You can travel to Pakistan independently, like we did, or with a small group tour.
Many people are interested in visiting Pakistan but don’t want to go it alone. No problem, there are many options to join a small group tour with like-minded people.
In fact, for solo travellers to Pakistan, particularly women – we’d recommend this as a better option. The reason I say this is because Pakistan is a challenging destination to do on your own.
In this Pakistan travel guide I’m going to share with you the top highlights of my 16 day trip in Pakistan.
Get ready to meet some of the most hospitable people, see some of the most spectacular natural scenery, and eat some of the most incredibly delicious (and meaty) food.
Ok, let’s move right in to the highlights of traveling in Pakistan!
Dearalyne, she visited Karachi and Lahore before heading to the northern part of Pakistan. She said in an interview: “She wants to know what women in Pakistan will do because the media reports are not many, which has negatively affected him, and he knows nothing about the lives of women here.”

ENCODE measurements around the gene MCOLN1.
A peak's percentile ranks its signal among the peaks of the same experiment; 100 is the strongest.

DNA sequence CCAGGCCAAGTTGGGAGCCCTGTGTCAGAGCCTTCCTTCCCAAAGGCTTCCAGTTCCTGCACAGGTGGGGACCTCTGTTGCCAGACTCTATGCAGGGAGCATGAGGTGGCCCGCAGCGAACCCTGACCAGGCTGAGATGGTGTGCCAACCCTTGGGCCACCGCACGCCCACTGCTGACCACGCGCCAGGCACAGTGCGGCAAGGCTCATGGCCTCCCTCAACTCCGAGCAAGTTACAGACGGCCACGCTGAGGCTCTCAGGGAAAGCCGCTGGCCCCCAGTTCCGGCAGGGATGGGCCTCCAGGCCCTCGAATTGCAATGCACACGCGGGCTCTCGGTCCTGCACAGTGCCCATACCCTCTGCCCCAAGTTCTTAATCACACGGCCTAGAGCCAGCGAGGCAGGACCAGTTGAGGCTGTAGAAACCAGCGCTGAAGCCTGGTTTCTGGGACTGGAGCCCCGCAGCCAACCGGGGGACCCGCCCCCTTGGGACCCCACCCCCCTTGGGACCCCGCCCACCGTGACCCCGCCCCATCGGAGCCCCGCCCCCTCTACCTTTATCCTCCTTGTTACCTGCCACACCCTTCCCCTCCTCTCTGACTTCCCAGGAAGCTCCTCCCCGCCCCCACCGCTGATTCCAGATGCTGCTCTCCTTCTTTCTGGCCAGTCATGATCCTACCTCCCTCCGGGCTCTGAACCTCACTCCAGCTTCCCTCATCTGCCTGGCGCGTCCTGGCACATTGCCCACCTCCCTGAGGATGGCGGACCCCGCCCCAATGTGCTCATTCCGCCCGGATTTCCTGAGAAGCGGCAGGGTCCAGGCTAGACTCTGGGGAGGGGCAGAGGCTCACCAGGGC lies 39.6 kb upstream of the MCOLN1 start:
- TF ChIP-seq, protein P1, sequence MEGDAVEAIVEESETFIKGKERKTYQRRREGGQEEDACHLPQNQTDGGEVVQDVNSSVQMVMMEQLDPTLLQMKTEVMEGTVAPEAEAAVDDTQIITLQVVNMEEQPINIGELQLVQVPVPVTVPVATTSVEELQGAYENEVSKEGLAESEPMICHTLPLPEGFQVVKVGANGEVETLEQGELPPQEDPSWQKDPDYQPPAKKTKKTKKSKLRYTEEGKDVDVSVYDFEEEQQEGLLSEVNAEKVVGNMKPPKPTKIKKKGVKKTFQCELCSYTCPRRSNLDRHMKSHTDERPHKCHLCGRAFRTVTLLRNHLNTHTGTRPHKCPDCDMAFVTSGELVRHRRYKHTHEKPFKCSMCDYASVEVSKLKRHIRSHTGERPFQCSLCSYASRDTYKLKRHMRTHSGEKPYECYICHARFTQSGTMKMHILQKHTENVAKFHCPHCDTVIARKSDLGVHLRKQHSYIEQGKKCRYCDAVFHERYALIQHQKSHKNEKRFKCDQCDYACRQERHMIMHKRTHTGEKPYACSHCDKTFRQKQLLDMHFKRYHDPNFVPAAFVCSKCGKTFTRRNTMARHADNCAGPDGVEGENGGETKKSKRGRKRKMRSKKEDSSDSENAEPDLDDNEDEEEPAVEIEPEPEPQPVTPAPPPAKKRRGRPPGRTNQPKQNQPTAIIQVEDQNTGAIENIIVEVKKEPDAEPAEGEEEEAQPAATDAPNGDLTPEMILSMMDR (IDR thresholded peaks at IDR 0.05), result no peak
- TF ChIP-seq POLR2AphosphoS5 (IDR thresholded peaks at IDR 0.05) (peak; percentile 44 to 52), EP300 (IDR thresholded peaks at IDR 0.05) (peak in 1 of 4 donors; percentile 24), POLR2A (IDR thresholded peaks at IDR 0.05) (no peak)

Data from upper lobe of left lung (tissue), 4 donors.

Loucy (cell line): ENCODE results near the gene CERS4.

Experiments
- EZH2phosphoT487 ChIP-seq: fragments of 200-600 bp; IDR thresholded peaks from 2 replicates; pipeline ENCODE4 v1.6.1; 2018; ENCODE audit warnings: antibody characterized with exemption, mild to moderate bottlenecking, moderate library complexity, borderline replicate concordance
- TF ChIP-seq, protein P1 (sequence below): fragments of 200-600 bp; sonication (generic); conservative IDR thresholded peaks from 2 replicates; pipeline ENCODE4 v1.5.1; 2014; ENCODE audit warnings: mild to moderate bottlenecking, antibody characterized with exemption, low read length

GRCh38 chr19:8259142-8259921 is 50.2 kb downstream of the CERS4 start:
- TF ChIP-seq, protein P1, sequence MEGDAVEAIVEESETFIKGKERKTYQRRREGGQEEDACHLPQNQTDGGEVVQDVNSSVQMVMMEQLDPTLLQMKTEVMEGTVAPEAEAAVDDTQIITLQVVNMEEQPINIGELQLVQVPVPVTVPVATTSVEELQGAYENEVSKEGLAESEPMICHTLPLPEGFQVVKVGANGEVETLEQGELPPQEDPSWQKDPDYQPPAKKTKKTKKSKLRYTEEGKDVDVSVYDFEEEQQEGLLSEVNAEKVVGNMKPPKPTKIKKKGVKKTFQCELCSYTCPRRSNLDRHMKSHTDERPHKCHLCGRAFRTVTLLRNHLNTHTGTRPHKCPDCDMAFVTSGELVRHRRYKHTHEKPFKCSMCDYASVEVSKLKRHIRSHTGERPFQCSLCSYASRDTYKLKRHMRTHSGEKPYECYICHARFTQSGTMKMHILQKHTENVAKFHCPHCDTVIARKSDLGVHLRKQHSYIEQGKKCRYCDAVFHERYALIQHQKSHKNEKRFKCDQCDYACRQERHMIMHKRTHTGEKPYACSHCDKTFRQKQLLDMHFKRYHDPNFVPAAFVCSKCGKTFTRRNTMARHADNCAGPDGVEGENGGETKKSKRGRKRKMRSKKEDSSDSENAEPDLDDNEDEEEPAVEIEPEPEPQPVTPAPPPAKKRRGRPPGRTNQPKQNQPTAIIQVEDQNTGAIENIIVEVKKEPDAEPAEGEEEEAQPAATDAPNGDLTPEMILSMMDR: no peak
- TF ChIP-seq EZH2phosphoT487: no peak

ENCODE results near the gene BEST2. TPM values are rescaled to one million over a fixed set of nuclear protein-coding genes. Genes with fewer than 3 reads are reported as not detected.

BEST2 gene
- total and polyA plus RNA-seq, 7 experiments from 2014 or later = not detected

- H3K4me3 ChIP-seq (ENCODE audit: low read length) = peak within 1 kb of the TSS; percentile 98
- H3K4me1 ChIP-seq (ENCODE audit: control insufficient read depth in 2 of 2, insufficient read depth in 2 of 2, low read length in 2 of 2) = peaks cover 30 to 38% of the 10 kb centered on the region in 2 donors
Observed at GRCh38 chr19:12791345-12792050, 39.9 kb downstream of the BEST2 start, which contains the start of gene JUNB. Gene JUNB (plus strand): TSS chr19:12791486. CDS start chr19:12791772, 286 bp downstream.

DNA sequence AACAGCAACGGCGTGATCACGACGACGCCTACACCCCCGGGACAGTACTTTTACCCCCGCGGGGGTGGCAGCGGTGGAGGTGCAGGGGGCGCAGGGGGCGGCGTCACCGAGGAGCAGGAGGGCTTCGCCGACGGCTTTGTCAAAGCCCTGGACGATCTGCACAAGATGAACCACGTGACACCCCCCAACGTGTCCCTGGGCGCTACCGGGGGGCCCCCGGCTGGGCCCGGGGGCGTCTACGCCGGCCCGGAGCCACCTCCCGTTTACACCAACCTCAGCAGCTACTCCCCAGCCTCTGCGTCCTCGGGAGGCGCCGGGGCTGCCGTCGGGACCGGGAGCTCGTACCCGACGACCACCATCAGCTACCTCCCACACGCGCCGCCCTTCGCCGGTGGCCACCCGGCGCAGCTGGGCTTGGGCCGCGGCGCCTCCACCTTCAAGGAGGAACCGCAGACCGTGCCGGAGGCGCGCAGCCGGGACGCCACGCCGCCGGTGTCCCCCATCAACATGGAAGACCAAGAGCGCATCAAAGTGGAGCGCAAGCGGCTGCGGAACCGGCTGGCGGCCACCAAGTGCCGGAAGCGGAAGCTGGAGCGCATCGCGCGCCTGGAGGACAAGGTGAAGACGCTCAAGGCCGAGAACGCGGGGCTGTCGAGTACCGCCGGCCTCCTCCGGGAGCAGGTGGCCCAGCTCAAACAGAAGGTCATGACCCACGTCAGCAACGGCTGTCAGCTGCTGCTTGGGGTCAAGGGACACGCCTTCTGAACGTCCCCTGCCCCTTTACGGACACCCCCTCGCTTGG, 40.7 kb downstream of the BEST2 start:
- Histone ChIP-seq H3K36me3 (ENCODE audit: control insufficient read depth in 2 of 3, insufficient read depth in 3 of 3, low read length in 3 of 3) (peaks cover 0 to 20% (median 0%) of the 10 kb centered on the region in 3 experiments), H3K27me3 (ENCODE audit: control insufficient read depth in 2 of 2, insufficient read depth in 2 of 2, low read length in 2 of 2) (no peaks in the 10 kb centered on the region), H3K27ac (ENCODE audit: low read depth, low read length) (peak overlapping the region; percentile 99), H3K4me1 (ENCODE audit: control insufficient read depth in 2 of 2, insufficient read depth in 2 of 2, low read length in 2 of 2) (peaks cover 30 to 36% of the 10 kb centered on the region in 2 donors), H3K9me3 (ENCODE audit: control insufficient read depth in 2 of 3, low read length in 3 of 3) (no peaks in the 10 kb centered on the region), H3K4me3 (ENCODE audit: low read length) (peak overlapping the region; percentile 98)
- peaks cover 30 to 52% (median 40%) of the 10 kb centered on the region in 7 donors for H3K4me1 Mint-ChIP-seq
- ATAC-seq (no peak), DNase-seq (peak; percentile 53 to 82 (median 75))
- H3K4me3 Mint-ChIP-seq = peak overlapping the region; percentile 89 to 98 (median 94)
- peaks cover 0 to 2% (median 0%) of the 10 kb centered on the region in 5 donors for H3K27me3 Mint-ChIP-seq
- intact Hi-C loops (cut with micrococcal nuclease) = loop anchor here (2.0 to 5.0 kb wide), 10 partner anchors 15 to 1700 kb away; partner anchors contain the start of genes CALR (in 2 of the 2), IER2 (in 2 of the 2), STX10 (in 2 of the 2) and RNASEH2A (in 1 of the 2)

When I posted my first Instagram story, I was bombarded with a particular question: “Is Pakistan safe to visit”? Apparently, it didn’t matter if people saw me strolling happily in the beautiful mountains of Pakistan, they wanted to be reassured about my safety by asking me directly
I love the food in Pakistan! Food outside the home can get too oily after a while (say goodbye to vegetables, people don’t eat them often) but I love how many different dishes and different combinations of spices there are.
Even better, Pakistanis love food, and their passion for their cuisine makes it that much more fun to share meals with them. Beware, you’re going to be fed to the point of exploding. Multiple times. And there are loads of dishes to try: chapli kebab (my favorite kebab, from KP province), paaye (goat hooves), kulfi falooda (my favorite dessert), malai botti, all kinds of dal.
Southall shared some of her unforgettable memories in the country, one of them being eating parathas. “My time living with a family in Islamabad is an experience I’ll never forget. The house chef made the best, melt-in-your-mouth parathas I’ve ever tasted. The sunset views from the Margalla Hills were captivating, with the capital’s glistening city lights and Faisal Mosque commanding appreciation.”
However, for her, the jewel in Pakistan’s tourism crown was the journey along the Karakoram Highway. “It’s not to be missed, by locals and internationals alike.
And this is what pains me: in the West, we are told to fear Pakistan and Pakistanis. The reality is totally different.
On several occasions in Pakistan, I heard the heart-breaking words: “Just tell your friends and family back home that we are not bad people.” Nobody should ever have to say this to a visitor, and I still recoil when I remember these words.